This is the kind of person Sue DiNardo was at West Side Catholic Center: there are over 500 photos on the West Side Catholic Center Facebook page and only one of Sue. (Even this photo seems to show her more concerned about her neighbor's well being over her own plate.) She has worked at the facility for nearly two decades and was never making speeches or calling attention to herself or evidently having her picture taken. I looked through around 7,000 pictures at NEOCH including Stand Downs, ribbon cuttings, Homeless Memorials, Annual Meetings and could not find a picture of Sue. She put her head down and got stuff done without a lot of fanfare or accolades. She was a founding board member of the Northeast Ohio Coalition for the Homeless and signed our Articles of Incorporation back in 1987.
She was in a leadership position on the NEOCH Board when I started here in 1994. We would hold the board meetings at the Salvation Army where she managed the family shelter. In all the years I knew her, she did what she was asked to do without complaint. So, if there was a need for a co-chair of the Office of Homeless Services, she stepped up. There was a need to take a leadership role at NEOCH when the director left, and Sue stepped forward. She worked with the board and staff of the Cleveland Tenants Organization to keep NEOCH functioning during a rough spot, and she did whatever she was asked through four directors at West Side Catholic Center.
She was not confrontational or loud or unsure. She was full of compassion and wanted to get things done. She worked at the Cadillac of shelters in Cleveland at West Side Catholic Center, and then took on the challenge of moving Family Transitional Shelter to a scattered site model for housing families called Zacchaeus House under the West Side Catholic umbrella. She was steady and reliable and wanted everyone to get along to provide the best possible service to those struggling with housing. She dedicated her professional life to serving homeless families in Cleveland and was able to see the development of an impressive system of shelters and services. In the early1980s, there were only a couple of services for homeless families mostly because it was so rare to see a family without housing before that. The number of families exploded in Cleveland, and Sue was working behind the scenes with religious groups to keep people safe. Sue helped to create NEOCH and many other programs in Cleveland in an attempt to make homelessness a brief interruption for families and not a lifelong disabling condition.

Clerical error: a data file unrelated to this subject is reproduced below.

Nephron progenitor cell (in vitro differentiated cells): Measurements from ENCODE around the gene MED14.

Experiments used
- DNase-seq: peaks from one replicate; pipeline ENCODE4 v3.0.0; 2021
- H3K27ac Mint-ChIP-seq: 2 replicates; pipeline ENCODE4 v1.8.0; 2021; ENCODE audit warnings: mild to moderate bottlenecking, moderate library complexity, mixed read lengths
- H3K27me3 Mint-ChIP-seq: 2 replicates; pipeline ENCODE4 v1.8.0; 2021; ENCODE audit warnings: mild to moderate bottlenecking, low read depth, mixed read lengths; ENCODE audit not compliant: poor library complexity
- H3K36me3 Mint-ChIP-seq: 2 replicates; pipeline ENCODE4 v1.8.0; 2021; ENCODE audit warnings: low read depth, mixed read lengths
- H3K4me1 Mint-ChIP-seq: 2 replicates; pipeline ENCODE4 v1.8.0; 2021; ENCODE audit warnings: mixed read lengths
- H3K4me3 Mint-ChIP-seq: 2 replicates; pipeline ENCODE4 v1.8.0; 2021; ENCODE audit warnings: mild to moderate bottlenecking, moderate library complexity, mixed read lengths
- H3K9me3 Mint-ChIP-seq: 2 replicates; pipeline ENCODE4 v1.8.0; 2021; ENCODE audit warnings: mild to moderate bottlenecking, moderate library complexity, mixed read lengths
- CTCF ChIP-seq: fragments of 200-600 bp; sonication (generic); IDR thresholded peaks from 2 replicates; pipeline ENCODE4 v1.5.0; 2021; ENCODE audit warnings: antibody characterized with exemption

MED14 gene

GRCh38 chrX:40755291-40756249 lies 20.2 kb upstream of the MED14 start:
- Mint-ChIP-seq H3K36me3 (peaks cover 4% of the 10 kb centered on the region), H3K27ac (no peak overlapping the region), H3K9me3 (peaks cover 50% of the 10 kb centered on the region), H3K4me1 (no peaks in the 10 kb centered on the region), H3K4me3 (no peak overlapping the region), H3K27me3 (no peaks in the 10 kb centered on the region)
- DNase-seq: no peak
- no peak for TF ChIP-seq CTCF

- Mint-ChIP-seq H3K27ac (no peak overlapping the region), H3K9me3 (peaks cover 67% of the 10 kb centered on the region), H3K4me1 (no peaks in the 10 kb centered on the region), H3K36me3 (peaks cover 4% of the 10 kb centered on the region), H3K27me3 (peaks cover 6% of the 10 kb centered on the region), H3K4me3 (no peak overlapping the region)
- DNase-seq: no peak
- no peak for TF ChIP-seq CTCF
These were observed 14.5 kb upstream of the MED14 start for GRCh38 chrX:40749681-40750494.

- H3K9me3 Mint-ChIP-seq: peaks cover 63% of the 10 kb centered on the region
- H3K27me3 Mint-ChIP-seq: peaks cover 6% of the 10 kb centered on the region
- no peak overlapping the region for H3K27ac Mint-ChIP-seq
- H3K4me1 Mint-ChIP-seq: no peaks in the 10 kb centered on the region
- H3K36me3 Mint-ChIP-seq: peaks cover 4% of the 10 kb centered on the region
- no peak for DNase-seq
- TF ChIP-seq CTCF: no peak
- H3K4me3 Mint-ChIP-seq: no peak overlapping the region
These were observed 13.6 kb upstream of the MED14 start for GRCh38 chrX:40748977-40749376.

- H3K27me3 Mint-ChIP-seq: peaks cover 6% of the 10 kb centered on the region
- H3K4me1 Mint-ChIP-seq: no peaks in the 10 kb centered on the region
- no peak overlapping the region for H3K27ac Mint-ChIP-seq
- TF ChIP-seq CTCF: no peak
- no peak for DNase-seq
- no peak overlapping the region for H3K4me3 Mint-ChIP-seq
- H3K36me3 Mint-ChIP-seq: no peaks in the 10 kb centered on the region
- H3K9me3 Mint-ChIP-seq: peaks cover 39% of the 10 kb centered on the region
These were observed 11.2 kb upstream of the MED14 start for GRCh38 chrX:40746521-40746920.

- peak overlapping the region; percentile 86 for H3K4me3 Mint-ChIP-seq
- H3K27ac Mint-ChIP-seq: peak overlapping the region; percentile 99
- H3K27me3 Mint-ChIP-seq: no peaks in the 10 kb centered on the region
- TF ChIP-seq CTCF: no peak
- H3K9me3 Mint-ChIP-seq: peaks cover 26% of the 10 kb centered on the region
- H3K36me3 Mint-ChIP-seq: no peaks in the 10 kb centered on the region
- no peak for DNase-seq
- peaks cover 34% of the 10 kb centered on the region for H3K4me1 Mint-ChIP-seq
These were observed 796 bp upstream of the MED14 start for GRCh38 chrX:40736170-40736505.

She touched the lives of thousands who may never have known her or were not aware that Sue's hard work made their life easier. All the kids who enjoyed a meal at the shelter did not know how much Sue had done to make that possible. All the men who got a winter coat and the hundreds of people that Sue's staff sat with while they filled out a housing application were lucky that Sue decided to bring her skills to homeless services. She wasn't championing all that she did for Cleveland, but she worked tirelessly filling out grant applications and completing the truck loads of paperwork that the federal government requires to receive public funds. She was a calming presence on our board when there was a dispute between the free speech folks and social service sector. Sue DiNardo will be missed in the homeless community. She was an unsung hero to homeless families; always trying to alleviate any suffering in Cleveland and accepting people with all their frailty, faults and failings.
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